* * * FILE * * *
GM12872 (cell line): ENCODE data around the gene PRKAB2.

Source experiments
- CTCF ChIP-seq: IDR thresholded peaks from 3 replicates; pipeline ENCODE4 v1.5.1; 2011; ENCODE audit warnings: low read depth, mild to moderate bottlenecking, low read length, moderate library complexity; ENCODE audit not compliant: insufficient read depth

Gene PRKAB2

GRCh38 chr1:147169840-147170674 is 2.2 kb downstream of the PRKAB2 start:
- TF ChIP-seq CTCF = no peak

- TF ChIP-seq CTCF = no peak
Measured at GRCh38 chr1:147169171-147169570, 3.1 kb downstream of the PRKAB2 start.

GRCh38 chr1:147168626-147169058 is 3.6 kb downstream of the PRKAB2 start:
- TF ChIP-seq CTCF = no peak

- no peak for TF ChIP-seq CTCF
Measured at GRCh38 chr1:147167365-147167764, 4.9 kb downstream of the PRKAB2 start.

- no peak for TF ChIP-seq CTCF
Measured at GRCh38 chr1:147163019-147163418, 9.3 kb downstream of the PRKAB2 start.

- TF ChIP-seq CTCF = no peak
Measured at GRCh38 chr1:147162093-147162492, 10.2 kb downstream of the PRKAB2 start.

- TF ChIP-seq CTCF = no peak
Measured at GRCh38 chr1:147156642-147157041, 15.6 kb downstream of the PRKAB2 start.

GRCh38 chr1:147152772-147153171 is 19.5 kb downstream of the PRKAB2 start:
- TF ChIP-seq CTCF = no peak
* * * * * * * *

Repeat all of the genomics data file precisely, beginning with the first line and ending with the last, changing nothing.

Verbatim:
GM12872 (cell line): ENCODE data around the gene PRKAB2.

Source experiments
- CTCF ChIP-seq: IDR thresholded peaks from 3 replicates; pipeline ENCODE4 v1.5.1; 2011; ENCODE audit warnings: low read depth, mild to moderate bottlenecking, low read length, moderate library complexity; ENCODE audit not compliant: insufficient read depth

Gene PRKAB2

GRCh38 chr1:147169840-147170674 is 2.2 kb downstream of the PRKAB2 start:
- TF ChIP-seq CTCF = no peak

- TF ChIP-seq CTCF = no peak
Measured at GRCh38 chr1:147169171-147169570, 3.1 kb downstream of the PRKAB2 start.

GRCh38 chr1:147168626-147169058 is 3.6 kb downstream of the PRKAB2 start:
- TF ChIP-seq CTCF = no peak

- no peak for TF ChIP-seq CTCF
Measured at GRCh38 chr1:147167365-147167764, 4.9 kb downstream of the PRKAB2 start.

- no peak for TF ChIP-seq CTCF
Measured at GRCh38 chr1:147163019-147163418, 9.3 kb downstream of the PRKAB2 start.

- TF ChIP-seq CTCF = no peak
Measured at GRCh38 chr1:147162093-147162492, 10.2 kb downstream of the PRKAB2 start.

- TF ChIP-seq CTCF = no peak
Measured at GRCh38 chr1:147156642-147157041, 15.6 kb downstream of the PRKAB2 start.

GRCh38 chr1:147152772-147153171 is 19.5 kb downstream of the PRKAB2 start:
- TF ChIP-seq CTCF = no peak